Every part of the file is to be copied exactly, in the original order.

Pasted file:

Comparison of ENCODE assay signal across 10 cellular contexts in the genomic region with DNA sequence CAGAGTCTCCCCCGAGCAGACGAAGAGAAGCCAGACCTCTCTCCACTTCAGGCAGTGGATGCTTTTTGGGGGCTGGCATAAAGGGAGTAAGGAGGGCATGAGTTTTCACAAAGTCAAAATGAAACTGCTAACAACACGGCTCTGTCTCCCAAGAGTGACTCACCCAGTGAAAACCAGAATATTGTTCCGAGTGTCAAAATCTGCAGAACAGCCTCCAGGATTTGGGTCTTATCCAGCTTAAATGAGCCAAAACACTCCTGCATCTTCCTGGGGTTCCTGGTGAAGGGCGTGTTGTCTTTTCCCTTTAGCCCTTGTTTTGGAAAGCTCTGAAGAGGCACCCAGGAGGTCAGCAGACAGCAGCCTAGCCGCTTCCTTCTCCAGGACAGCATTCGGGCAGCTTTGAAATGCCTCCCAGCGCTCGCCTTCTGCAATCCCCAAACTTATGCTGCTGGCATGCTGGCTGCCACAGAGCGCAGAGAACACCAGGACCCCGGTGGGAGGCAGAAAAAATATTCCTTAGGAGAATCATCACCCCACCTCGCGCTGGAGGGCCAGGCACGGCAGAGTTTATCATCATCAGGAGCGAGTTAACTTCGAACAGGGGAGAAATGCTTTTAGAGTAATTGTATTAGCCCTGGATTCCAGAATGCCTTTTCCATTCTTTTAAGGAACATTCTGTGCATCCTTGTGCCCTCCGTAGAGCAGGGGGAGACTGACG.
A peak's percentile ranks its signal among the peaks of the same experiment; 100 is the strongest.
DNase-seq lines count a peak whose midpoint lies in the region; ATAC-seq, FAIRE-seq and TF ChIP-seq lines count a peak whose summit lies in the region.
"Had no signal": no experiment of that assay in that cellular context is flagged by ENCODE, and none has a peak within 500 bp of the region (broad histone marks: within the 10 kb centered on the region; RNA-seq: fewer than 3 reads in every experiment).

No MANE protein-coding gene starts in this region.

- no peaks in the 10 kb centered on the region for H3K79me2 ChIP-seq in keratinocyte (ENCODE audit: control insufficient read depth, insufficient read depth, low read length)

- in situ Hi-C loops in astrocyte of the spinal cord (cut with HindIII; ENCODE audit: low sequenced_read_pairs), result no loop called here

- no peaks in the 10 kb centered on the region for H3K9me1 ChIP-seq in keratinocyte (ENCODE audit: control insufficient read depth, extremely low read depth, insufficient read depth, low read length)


Comparison of ENCODE assay signal across 10 cellular contexts in the genomic region with DNA sequence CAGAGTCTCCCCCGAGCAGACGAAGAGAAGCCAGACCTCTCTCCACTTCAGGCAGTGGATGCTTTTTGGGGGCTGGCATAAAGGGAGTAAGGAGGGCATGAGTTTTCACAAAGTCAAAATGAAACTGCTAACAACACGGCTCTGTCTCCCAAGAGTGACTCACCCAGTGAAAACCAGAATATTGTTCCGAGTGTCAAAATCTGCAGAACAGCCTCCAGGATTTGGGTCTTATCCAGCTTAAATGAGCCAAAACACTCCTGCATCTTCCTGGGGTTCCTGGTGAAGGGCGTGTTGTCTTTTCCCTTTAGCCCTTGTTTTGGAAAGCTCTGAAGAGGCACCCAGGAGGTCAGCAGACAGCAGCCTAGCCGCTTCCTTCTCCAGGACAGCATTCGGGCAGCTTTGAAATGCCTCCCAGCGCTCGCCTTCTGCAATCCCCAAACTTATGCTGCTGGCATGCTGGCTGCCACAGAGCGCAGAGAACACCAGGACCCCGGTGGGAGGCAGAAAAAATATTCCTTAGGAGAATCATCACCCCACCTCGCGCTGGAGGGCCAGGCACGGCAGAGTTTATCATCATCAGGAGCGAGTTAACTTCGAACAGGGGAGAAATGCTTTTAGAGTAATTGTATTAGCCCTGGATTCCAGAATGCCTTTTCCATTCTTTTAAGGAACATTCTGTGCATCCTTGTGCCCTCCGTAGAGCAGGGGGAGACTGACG.
A peak's percentile ranks its signal among the peaks of the same experiment; 100 is the strongest.
DNase-seq lines count a peak whose midpoint lies in the region; ATAC-seq, FAIRE-seq and TF ChIP-seq lines count a peak whose summit lies in the region.
"Had no signal": no experiment of that assay in that cellular context is flagged by ENCODE, and none has a peak within 500 bp of the region (broad histone marks: within the 10 kb centered on the region; RNA-seq: fewer than 3 reads in every experiment).

No MANE protein-coding gene starts in this region.

- no peaks in the 10 kb centered on the region for H3K79me2 ChIP-seq in keratinocyte (ENCODE audit: control insufficient read depth, insufficient read depth, low read length)

- in situ Hi-C loops in astrocyte of the spinal cord (cut with HindIII; ENCODE audit: low sequenced_read_pairs), result no loop called here

- no peaks in the 10 kb centered on the region for H3K9me1 ChIP-seq in keratinocyte (ENCODE audit: control insufficient read depth, extremely low read depth, insufficient read depth, low read length)